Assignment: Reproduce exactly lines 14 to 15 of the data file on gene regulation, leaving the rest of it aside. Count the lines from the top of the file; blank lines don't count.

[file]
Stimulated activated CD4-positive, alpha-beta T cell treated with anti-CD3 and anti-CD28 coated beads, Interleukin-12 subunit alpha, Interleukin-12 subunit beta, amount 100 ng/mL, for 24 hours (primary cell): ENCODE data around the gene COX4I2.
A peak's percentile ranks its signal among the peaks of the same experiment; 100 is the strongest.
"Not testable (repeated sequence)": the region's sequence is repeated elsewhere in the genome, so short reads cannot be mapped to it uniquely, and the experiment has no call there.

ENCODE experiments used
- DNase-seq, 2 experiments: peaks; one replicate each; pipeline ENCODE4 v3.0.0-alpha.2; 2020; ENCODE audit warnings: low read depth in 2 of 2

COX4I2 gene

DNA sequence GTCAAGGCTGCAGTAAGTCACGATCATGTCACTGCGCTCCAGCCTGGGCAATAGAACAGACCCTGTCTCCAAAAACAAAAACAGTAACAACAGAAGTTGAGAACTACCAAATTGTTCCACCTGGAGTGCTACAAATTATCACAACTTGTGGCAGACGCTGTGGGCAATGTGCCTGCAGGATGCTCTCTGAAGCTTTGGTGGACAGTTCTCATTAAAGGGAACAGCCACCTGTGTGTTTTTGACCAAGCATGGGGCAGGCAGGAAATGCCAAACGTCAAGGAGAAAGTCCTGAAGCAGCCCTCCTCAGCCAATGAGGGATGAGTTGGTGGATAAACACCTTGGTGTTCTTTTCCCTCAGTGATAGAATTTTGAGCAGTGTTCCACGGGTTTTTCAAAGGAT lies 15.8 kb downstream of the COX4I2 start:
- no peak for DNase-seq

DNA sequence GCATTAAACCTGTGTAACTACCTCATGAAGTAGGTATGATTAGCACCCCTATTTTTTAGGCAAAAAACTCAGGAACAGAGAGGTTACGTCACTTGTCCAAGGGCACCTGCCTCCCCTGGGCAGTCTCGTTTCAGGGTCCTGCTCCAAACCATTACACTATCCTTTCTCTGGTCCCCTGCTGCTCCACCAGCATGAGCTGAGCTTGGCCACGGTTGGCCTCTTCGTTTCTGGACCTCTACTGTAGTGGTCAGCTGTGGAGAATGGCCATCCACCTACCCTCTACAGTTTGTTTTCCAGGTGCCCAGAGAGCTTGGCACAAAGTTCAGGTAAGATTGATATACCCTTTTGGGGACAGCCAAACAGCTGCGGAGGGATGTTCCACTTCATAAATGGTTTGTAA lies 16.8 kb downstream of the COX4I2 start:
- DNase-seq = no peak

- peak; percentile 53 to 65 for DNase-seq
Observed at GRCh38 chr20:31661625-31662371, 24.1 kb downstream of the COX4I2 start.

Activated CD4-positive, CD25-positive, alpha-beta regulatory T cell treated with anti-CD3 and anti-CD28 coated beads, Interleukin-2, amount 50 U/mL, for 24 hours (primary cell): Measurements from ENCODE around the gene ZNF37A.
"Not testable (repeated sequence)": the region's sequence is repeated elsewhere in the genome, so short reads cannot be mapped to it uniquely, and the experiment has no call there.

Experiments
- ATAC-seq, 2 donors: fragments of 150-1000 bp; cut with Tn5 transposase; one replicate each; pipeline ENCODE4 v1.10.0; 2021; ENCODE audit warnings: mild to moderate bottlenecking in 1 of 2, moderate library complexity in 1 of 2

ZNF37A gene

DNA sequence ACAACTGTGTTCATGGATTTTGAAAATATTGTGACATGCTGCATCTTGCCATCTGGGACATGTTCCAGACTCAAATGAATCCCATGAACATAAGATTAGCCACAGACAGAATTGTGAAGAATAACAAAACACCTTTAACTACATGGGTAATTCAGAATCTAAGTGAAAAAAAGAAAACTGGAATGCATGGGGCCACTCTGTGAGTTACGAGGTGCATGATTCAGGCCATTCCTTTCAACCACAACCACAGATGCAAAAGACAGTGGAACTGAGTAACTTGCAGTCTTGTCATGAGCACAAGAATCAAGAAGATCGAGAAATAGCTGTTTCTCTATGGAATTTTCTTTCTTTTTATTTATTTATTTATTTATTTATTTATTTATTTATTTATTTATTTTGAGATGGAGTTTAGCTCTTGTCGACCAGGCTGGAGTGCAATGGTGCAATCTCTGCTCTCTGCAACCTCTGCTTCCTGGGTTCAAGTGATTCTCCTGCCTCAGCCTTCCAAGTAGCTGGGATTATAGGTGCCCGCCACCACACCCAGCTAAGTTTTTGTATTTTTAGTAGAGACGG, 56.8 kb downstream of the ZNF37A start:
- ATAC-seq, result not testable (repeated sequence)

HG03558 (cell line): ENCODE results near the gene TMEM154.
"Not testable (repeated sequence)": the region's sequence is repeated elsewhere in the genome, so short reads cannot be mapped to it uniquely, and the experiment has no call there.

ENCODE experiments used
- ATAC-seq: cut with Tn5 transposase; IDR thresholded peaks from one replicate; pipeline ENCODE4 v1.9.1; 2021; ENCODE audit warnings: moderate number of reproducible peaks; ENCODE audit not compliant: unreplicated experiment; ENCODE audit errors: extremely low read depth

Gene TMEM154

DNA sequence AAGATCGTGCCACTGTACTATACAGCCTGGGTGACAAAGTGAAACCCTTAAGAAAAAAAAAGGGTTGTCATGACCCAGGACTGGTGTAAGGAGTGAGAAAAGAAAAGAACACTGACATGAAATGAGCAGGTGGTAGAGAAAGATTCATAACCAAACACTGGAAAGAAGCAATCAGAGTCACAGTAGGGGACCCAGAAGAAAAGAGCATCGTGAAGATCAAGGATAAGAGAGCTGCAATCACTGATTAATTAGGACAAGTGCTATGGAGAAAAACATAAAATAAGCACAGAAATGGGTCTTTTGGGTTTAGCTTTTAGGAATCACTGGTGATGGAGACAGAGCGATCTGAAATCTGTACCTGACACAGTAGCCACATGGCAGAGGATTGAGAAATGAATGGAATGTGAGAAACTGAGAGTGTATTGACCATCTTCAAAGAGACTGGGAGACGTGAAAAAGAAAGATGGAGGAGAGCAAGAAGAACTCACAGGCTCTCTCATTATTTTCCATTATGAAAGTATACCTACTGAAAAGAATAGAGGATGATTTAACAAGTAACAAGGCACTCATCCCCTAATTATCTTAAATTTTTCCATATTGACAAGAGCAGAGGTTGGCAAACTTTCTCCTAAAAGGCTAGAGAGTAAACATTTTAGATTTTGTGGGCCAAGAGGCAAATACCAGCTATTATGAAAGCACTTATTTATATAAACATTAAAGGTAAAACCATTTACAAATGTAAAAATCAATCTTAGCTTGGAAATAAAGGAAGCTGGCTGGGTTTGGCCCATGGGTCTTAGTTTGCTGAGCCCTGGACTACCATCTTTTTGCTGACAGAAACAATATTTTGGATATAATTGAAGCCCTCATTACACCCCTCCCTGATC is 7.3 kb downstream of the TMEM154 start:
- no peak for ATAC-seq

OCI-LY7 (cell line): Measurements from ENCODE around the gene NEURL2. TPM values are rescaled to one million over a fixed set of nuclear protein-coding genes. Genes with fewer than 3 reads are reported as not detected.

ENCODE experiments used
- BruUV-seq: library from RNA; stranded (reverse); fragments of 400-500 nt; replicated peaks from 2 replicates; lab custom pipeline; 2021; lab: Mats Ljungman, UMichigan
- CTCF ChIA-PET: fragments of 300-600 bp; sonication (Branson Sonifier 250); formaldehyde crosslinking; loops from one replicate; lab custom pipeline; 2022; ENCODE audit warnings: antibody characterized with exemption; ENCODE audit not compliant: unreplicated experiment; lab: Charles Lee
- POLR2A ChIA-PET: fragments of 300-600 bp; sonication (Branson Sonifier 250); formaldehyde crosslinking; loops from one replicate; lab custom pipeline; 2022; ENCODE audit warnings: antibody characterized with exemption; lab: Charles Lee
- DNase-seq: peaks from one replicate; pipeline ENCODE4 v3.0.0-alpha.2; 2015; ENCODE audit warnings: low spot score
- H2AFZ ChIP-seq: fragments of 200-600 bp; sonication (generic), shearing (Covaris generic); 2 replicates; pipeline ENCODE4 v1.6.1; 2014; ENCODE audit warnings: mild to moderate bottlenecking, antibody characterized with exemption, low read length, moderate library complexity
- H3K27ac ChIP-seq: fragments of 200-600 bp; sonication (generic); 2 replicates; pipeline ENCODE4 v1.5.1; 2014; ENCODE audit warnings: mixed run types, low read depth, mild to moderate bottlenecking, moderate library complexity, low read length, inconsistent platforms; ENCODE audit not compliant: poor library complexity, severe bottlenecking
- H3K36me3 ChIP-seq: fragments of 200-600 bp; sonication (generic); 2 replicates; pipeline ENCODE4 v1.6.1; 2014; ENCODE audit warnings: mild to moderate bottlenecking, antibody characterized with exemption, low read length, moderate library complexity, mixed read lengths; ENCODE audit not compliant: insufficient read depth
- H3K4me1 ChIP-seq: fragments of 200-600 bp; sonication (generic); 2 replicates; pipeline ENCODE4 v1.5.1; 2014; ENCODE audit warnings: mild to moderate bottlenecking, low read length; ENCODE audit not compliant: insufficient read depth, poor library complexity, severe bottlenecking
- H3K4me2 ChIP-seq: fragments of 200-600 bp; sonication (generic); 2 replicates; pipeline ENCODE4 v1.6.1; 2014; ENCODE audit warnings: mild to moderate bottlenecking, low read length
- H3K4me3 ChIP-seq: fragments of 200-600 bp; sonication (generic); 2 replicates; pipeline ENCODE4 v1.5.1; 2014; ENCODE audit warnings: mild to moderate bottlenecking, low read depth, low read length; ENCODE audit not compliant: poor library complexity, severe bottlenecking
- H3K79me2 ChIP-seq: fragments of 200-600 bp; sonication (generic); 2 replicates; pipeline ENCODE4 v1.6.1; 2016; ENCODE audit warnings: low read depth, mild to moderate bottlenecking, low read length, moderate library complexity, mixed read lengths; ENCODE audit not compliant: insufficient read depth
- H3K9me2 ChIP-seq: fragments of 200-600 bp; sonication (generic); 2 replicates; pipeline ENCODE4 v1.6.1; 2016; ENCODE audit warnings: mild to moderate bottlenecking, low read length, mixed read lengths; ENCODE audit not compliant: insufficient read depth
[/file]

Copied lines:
"Not testable (repeated sequence)": the region's sequence is repeated elsewhere in the genome, so short reads cannot be mapped to it uniquely, and the experiment has no call there.

Experiments